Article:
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 Sturnus vulgaris

Key facts

Conservation listings: Europe: SPEC category 3 (declining) (BiE04)
UK: red (species level, race vulgaris); amber (race zetlandicus, >20% of European breeders) (BoCC3)
UK Biodiversity Action Plan: priority species
Long-term trend: England: rapid decline
Population size: 804,000 territories in 2000 (1988-91 Atlas estimate updated using CBC/BBS trend: BiE04, APEP06); 8,500,000 birds in Britain in 1994-2000 (Robinson et al. 2005a)

Migrant status Resident Nesting habitat Cavity nester
Primary breeding habitat Farmland Secondary breeding habitat
Breeding diet Animal Winter diet Vegetation

Status summary

The abundance of breeding Starlings in the UK has fallen rapidly, particularly since the early 1980s, and especially in woodland (Robinson et al. 2002, 2005a) and continues to be strongly downward. The declines have been greatest in the south and west of Britain; recent BBS data suggest that populations are also decreasing in Scotland and Northern Ireland, where the trends were initially upward. The species' UK conservation listing has been upgraded from amber to red as the decline has become more severe. Widespread declines in northern Europe during the 1990s outweighed increases in the south, and the European status of this species is no longer considered 'secure' (BirdLife International 2004). Overall, there has been widespread moderate decrease across Europe since 1980 (PECBMS 2011a).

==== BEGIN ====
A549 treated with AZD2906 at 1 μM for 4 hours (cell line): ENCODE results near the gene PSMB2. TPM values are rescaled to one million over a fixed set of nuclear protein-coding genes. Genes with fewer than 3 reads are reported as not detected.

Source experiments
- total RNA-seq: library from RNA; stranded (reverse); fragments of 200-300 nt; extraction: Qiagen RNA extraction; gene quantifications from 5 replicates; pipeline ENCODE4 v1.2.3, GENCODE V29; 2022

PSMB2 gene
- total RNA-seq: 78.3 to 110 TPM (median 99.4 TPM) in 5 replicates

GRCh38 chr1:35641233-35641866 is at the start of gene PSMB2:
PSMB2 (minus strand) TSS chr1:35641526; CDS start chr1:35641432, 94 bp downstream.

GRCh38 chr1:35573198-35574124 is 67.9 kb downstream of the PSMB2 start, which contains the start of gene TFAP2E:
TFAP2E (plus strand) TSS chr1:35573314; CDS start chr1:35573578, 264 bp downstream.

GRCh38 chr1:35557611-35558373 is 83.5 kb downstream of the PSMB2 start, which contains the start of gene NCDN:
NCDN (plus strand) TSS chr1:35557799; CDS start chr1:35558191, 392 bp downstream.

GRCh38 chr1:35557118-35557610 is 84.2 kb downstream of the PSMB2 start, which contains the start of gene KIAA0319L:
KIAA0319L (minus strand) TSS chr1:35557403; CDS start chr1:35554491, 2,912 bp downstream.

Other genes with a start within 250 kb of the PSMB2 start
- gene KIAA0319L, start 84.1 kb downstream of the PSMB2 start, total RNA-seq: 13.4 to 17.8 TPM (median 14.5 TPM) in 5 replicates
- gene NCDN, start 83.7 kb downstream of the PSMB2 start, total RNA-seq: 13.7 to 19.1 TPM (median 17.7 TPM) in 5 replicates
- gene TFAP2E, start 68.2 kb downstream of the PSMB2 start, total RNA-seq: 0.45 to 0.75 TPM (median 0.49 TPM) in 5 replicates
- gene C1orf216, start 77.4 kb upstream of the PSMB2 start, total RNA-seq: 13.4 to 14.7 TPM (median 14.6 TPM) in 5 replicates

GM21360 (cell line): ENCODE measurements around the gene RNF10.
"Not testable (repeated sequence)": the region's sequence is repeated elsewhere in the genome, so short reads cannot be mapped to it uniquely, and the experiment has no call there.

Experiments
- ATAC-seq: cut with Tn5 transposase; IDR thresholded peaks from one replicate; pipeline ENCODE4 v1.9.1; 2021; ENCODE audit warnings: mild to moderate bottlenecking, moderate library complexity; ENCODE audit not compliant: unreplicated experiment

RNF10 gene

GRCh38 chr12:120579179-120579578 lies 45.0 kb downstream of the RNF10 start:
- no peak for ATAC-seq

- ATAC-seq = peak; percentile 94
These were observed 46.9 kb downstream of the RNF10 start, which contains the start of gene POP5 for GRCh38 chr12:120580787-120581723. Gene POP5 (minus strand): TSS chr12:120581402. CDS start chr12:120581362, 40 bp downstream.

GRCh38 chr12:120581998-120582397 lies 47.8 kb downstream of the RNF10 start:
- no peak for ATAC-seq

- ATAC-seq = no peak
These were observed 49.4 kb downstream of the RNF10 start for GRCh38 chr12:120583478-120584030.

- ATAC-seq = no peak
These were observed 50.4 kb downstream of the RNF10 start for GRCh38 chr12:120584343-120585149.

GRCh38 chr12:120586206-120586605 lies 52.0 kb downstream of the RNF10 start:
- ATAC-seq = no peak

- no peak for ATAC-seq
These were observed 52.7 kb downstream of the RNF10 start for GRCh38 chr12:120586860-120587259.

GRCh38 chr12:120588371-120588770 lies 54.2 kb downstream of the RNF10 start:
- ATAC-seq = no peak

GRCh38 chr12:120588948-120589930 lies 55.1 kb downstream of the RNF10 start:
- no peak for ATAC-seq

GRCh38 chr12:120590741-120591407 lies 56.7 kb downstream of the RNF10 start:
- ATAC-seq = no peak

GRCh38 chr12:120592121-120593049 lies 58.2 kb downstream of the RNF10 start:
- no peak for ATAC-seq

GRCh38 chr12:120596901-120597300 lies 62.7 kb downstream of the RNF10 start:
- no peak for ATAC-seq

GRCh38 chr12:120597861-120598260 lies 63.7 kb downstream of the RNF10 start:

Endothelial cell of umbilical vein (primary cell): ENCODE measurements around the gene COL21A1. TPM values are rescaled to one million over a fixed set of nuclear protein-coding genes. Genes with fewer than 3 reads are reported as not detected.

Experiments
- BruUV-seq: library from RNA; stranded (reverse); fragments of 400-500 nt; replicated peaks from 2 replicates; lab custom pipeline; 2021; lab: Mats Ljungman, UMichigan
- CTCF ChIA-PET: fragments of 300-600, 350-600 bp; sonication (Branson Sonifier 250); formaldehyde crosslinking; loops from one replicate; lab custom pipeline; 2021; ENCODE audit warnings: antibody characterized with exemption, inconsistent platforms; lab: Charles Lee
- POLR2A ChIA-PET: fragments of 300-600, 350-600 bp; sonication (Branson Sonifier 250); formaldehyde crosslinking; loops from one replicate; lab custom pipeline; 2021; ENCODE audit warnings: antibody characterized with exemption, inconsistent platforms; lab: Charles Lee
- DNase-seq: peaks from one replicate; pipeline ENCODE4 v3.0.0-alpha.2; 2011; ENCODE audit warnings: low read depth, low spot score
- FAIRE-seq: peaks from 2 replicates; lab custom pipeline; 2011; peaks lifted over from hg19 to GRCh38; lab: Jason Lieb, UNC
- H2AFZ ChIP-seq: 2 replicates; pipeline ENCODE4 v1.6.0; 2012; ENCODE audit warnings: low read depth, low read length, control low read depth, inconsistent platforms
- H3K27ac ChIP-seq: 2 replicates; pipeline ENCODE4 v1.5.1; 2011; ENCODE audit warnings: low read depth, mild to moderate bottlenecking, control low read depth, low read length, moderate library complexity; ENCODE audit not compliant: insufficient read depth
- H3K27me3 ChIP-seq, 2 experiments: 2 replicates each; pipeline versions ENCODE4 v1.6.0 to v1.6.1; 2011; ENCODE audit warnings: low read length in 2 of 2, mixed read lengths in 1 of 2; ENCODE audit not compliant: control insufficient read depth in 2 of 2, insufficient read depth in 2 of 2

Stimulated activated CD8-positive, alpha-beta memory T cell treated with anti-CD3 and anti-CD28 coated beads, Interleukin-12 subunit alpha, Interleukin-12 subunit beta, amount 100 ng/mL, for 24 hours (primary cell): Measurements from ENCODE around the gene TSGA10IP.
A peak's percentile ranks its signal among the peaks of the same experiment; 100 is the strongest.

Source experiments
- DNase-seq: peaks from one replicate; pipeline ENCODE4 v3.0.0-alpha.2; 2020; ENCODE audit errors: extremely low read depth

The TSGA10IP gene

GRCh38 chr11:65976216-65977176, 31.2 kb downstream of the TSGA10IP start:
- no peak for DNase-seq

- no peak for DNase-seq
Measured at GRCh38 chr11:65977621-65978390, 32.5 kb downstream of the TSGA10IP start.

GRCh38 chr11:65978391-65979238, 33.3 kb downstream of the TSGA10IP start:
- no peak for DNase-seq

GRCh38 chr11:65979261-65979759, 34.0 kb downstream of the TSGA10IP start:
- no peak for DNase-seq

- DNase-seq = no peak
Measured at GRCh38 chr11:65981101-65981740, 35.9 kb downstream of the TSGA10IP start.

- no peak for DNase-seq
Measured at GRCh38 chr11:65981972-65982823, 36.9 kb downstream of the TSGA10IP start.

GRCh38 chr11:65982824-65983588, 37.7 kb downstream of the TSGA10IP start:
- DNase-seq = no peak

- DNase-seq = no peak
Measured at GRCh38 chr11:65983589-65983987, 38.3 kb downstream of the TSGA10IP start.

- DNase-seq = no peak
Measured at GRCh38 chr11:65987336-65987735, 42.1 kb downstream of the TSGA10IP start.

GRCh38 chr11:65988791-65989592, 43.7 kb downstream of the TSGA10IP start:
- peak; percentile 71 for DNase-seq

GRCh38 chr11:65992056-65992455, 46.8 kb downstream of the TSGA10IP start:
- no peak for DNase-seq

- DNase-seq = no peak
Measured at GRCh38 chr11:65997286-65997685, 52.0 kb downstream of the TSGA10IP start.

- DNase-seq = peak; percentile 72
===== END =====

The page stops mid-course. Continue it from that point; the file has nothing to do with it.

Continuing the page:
CBC/BBS England graph

Population changes in detail

Demographic trends

Clutch graph
Brood graph

More on demographic trends

Causes of change

There is good evidence that changes in first-year overwinter survival rates best account for observed population change. Although direct evidence explaining the ecological drivers behind this is lacking, changes in the management of pastoral farmland are thought to be largely responsible.

Change factor Primary driver Secondary driver
Demographic Decreased juvenile survival
Ecological Unknown

Further information on causes of change
Species references